Friday, April 20, 2012

Movie Review: Jeremiah Johnson

Jeremiah Johnson (1972)
Directed by Syndey Pollack
Starring Robert Redford, Will Geer, Stefan Gierasch, Delle Bolton, Josh Albee

Jeremiah Johnson is one of my favorite movies.  It's one of the few movies in the "Western" genre that I really like, although it isn't a typical example of that genre.  There are no cowboys, no gunfights, no stagecoaches.  The story is set about 20 years earlier than most Westerns, which most often take place in the 1870s.  The titular protagonist isn't a veteran of the Civil War, but of the Mexican War.  

In some respects Jeremiah Johnson has a similar theme to the much better known Dances With Wolves.  When I first saw Dances With Wolves, I liked it, but since I've come to find it rather disappointing.  It's pretentious and overlong.  I find it particularly annoying that the love interest for Kevin Costner's character isn't a Native American woman, but a white woman who has been raised as a Sioux, as if Kevin Costner couldn't fall in love with someone who wasn't white.  The movie has to have some backstory about the protagonist, as if to convince us we must be interested in him.  The Indians are noble and the whites are venal.  

What I like about Jeremiah Johnson is that it doesn't do any of those things.  We know he was a soldier, but we don't know anything that happened to him during the war.  He doesn't have nightmares or flashbacks.  We don't know where he came from or anything about his childhood or family background.  

Some of the people he meets are decent, some are horrid.  It doesn't matter whether they are Indians or whites.  The Indians do what they do not because they are evil or noble, but because that's what their culture tells them to do, as do the whites.  Jeremiah isn't heroically trying to save the Indians from oppression.  He's just trying to live the life he wants to live.  He marries a woman he doesn't know and falls in love with her afterward.  They don't even speak the same language.  This movie tells so much more about the experience of the West than the romanticized vision of Dances With Wolves does.

I love that this movie doesn't talk too much.  Jeremiah doesn't have a lot to say.  The wordiest character is the motormouth Del Gue (Stefan Gierasch), whose appearance just highlights how quiet Jeremiah is.  Most of Robert Redford's performance as Jeremiah involves using expressions and body language to convey thoughts and emotions, with as little dialogue as possible.  The movie gives me, as the audience, room to enjoy the gorgeous scenery of Utah and think about the themes and plot elements of the story without constantly being distracted by some character prattling.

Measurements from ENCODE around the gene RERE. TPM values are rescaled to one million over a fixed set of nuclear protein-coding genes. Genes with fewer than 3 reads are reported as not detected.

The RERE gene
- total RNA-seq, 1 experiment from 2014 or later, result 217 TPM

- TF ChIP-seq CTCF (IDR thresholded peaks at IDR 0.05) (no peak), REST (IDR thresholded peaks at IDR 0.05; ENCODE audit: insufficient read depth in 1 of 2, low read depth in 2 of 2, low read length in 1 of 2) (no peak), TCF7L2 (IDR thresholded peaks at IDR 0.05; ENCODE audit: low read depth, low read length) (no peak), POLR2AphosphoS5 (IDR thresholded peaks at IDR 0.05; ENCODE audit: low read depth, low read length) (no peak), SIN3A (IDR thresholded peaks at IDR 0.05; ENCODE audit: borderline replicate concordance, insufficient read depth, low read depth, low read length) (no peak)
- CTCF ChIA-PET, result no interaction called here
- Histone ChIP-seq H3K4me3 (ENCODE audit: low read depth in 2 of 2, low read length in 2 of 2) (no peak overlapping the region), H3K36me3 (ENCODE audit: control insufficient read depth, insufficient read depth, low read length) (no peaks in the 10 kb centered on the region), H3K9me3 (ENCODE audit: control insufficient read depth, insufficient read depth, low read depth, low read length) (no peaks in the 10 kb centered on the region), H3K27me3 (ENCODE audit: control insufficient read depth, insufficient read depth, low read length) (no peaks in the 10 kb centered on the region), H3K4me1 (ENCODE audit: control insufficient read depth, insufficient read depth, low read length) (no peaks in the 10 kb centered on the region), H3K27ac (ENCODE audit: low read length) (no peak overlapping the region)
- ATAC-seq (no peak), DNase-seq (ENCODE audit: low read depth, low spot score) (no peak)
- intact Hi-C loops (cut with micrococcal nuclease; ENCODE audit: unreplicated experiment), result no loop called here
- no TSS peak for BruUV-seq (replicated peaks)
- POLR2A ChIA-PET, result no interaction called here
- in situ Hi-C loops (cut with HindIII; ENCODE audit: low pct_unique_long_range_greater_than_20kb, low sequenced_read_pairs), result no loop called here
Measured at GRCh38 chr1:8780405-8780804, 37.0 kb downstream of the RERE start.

It's also funny.  There's a lot of gentle humor.  When Jeremiah, new to the life of a trapper and hunter, worries that his legs will give him away when hiding behind his horse during an elk hunt, his mentor Bear Claw (Will Geer) laughs, "Elk don't know how many legs a horse has got!"  Jeremiah first meets Del Gue buried up to his neck by Indians who are thwarted from taking Gue's scalp by the fact that Gue shaves his head.  Though the movie has a lot of serious and painful moments, they are offset by the funny ones.

There's romance, too.  As I mentioned above, Jeremiah is forced into a marriage he doesn't want.  But he comes to love his bride, even though they don't speak the same language.  He also develops affection for his adopted son.  The whole story is told with great simplicity, which makes it both charming and satisfying.

This movie also makes me cry.  I cry at the end, every time.  I'm not quite sure what I'm crying for.  But I'm glad the movie ends as abruptly as it does.  I don't want to be told what happens next.  I can imagine this film being made now would include an annoying voiceover epilogue by Del Gue telling us what happened to Jeremiah.  Instead, we are simply told that as far as the singer knows, Jeremiah Johnson is out there still.

I hope he is.

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